A doomed genius taken before his time. One of the last line of ancient Roman noblemen revealing his secrets. Hidden writings once known only to an elite few, now revealed for all to see. It sounds so much like a Dan Brown novel that you mistake it for an April fools joke, but it’s not. There were so many fake announcements and releases on April first this year that one thing got lost in the shuffle: the actually really real release of the second monograph in HAU’s “Classics of Ethnographic Theory”, Rites and Annals: Between History and Anthropology by Valerio Valeri. Valeri’s work deserves to be widely read today because of its own intrinsic quality, as well as for the kind of rigorous, sophisticated, and humanistic approach to anthropology it exemplifies. Valeri’s work combined ethnographic erudition with high-level theorizing, wrapped up with a sophisticated prose style and a commitment to scholarship that exploded American binaries of science versus the humanities, objectivity versus subjective expression. For that reason, the release of Rites and Annals gives us a chance not only to read Valeri’s work, but to think about how it fits into the current approaches our discipline is taking.
(This piece is a long guest blog by Marshall Sahlins. In an article titled “China U” published late last year in The Nation, Sahlins took issue with Chinese government’s global educational/political enterprise called “Confucius Institutes” (CI). These institutes teach Chinese language and culture which, together with cultural performances, films, celebrations of Chinese festivals, and the like, portrays China as generous, beautiful, and harmonious. Since the CI program was launched in 2004, some 400 such institutes have been founded in colleges and universities world wide—the US presently has 97—and nearly 600 “Confucius Classrooms” in secondary and primary schools. Sahlins argued that CIs exist “as a virtually autonomous unit within the regular curriculum of the host school”. Indeed, according to the standard agreement signed with host schools, the Confucius Institute Head Office (commonly known as “Hanban”) provides the teachers and textbooks for these courses.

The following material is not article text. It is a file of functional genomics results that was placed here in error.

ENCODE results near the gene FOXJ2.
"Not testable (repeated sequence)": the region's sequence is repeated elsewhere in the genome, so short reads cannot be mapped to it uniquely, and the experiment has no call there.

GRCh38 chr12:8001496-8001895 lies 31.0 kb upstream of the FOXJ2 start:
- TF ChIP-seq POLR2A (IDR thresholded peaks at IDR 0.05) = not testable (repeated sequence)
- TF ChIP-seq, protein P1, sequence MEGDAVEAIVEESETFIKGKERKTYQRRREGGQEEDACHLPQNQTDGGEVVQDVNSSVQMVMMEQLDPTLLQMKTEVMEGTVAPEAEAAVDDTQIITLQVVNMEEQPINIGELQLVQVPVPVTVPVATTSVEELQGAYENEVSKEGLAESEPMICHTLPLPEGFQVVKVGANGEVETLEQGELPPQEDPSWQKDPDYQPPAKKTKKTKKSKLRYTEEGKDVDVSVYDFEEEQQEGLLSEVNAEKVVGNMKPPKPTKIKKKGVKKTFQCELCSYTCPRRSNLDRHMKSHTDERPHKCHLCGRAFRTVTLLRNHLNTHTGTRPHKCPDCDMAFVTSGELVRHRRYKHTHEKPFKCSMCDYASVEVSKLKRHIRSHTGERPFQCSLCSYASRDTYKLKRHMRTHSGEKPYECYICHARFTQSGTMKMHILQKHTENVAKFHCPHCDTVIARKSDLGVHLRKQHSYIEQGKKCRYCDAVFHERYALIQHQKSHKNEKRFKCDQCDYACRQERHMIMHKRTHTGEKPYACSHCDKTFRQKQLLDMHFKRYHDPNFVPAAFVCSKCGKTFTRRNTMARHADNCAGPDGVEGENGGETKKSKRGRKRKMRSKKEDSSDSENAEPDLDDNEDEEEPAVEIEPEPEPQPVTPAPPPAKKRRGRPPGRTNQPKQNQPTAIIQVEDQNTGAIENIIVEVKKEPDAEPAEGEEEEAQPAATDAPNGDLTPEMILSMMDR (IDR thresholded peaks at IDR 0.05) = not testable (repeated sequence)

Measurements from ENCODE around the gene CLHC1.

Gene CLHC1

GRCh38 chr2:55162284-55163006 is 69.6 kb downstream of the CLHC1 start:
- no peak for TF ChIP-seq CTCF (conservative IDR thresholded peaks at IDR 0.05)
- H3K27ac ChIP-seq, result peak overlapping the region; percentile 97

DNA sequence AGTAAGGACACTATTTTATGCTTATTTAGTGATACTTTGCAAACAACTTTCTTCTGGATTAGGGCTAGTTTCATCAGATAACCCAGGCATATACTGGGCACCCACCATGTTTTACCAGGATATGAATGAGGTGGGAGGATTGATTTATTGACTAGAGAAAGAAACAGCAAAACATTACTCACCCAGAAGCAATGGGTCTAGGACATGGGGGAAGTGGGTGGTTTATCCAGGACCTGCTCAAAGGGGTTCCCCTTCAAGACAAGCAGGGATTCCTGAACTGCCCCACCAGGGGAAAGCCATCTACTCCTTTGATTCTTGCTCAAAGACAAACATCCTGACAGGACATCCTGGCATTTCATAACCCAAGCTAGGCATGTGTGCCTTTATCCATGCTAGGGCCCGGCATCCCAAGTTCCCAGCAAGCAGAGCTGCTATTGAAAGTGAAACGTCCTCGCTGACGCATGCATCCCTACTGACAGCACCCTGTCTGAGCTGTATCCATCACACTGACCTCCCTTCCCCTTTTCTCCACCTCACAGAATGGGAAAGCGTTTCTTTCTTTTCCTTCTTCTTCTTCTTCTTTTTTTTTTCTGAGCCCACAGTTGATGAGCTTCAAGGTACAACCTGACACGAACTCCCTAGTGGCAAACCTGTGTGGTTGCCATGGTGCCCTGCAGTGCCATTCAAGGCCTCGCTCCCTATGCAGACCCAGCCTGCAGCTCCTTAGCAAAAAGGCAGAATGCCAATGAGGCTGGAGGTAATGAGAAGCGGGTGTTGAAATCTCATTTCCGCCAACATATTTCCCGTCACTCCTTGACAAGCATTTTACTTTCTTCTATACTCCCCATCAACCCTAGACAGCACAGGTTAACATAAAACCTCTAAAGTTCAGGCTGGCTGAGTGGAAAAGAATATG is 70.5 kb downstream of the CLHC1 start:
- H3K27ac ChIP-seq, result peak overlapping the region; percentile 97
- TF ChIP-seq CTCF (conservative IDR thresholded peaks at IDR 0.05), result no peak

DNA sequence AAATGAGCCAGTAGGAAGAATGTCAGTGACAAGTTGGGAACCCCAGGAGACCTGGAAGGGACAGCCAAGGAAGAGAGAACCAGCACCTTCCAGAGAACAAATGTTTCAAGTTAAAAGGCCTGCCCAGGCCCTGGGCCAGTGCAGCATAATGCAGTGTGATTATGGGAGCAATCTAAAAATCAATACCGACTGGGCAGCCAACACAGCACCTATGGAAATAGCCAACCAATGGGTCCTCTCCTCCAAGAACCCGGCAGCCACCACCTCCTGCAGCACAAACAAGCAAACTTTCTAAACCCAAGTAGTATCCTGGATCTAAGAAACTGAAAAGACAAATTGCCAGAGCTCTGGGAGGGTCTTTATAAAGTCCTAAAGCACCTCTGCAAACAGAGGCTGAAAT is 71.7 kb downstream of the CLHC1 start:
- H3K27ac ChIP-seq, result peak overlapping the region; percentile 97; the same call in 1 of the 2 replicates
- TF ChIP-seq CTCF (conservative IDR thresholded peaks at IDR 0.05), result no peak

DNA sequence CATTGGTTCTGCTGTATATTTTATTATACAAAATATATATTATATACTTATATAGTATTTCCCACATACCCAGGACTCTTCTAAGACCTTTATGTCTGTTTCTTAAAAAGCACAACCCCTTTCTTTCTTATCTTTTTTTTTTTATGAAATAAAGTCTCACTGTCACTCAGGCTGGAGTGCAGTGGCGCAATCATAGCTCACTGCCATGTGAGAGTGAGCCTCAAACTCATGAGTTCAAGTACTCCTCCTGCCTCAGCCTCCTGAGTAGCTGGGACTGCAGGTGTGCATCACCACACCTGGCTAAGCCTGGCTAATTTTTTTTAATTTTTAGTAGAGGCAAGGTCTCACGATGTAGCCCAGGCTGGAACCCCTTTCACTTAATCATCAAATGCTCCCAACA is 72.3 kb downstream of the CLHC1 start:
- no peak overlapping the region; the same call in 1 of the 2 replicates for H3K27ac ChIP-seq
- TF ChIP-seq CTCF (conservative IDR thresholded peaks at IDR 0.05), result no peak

In his article, Sahlins argued that CIs function in a way that is antithetical to academic values because they are intended to spread the political influence of the PRC. CIs, he argued, differ from other cultural institutes — such as the Goethe-Institut and Alliance Française — because they are located on university premises and are completely governed by state officials. By giving a foreign government charge of instruction, he claimed, universities promote censorship and self-censorship that are too much like the government prohibitions on discussion of politically-charged topics in Chinese universities.
Thanks to the incredible incredibilicity of our intern Angela, I’m happy to present an interview I recently did with Michael W. Scott. Michael is currently an associate professor of anthropology at the London School of Economics. He has a Ph.D. from the University of Chicago and his book, The Severed Snake: Matrilineages, Making Place, and a Melanesian Christianity in Southeast Solomon Islands, appeared in 2007. Michael frequently uses the concept of ‘ontology’ in his work, so I sat down to talk with him today about this and other aspects of his intellectual project. I’ve broken the interview down into sections, so scroll down to read Michael’s thoughts on Marilyn Strathern and Roy Wagner, wonder, whether reality exists, politics, and how to do fieldwork.
The press repeatedly refers to Obama as a ‘law professor’. I can see why: it plays into the public image of him as an educated (or over-educated, depending on your politics) and articulate (or inarticulate) thinker. But for those of us savvy to the world of academic hierarchy, this doesn’t quite ring true. Let’s face it: Obama was an adjunct.